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CIA 2003 Kidnap Blunder in Milan; Hepatitis C Epidemic in Prisons

Investigative journalist Steve Hendricks talks about his fascinating book, A Kidnapping in Milan: The CIA on Trial; economist and activist Theresa Hughes alerts us to the largely invisible but growing crisis of Hepatitis C. Hendricks has written an important book on a subject that’s had limited US coverage: the brazen kidnapping of Abu Omar from the streets of Milan in February, 2003 by the CIA. Hendricks has deconstructed the events, and describes Abu Omar as a minor jihadist who was snatched as a trophy for the ambitious CIA chief in Italy, then sent to his native Egypt where he was held without charge and tortured under US supervision. He also exposes the sloppy spy work of our CIA agents, who left tracks via cell phones and fancy hotel bills that enabled the Italian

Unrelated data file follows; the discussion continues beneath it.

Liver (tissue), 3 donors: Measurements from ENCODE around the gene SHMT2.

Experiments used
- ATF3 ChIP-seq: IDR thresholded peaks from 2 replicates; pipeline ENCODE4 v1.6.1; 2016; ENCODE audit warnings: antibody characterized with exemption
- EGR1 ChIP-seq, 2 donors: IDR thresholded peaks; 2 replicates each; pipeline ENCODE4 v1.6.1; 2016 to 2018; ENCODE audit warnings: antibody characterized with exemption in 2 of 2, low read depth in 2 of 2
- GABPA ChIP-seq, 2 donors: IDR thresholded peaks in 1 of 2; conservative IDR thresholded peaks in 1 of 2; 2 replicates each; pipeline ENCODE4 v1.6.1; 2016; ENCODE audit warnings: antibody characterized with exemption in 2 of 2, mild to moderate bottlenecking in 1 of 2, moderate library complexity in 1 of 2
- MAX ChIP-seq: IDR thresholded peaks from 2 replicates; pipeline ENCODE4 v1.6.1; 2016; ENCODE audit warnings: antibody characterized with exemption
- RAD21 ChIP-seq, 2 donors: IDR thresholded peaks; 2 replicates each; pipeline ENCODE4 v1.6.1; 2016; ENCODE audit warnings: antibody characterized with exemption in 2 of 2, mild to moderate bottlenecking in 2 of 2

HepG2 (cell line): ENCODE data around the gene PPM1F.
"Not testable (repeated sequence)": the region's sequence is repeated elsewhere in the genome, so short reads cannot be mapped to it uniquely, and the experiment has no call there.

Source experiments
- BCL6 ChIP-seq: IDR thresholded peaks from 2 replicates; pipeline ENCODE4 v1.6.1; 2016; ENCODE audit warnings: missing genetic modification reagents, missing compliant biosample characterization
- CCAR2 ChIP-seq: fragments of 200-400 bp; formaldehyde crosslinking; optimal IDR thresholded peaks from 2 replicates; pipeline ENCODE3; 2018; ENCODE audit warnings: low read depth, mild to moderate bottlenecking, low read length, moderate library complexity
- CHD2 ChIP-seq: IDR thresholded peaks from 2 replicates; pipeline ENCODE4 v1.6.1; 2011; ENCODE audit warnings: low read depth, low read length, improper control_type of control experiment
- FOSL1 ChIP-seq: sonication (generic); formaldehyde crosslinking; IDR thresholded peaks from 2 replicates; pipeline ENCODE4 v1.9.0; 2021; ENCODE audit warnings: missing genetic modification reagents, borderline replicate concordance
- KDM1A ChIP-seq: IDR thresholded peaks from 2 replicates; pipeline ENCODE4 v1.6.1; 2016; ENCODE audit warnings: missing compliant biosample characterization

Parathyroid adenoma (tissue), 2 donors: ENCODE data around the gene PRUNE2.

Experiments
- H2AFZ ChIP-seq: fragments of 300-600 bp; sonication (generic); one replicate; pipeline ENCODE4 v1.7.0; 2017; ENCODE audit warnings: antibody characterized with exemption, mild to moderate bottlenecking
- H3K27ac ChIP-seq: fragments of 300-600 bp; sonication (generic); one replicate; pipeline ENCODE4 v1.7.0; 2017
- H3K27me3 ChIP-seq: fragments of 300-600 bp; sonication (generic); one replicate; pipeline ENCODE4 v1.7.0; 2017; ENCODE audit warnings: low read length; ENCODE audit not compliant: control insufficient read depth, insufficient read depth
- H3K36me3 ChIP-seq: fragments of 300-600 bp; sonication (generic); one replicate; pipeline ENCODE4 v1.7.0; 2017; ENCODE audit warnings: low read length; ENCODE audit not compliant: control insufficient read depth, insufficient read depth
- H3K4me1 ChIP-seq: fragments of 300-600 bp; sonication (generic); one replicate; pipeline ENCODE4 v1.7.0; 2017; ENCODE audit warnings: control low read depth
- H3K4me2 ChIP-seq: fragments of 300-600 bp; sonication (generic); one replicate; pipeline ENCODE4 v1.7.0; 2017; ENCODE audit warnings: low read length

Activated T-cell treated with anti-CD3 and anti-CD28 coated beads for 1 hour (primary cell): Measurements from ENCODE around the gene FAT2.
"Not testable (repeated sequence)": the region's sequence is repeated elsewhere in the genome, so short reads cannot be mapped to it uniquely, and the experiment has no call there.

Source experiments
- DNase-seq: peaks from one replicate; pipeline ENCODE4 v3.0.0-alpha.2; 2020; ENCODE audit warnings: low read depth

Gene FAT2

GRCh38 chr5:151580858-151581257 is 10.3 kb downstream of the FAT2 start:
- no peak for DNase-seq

magistrate to identify, indict and convict most of the US operatives in absentia. We talk also about a new book on these issues by Asim Qureshi, Rules of the Game: Detention, Deportation, Disappearance. And near the end of the interview, Hendricks talks about his weird meetings with Abu Omar after he was released. In our second segment, starting at 1:00:45, we talk with Theresa Hughes, Founder and President of Wings for Life. Hughes is an economist who has studied the growing Hepatitis C epidemic, which is spiraling out of control in our prisons–she describes the impact on cost not only on the carriers of this deadly liver disease, but on the community at large and our health care system.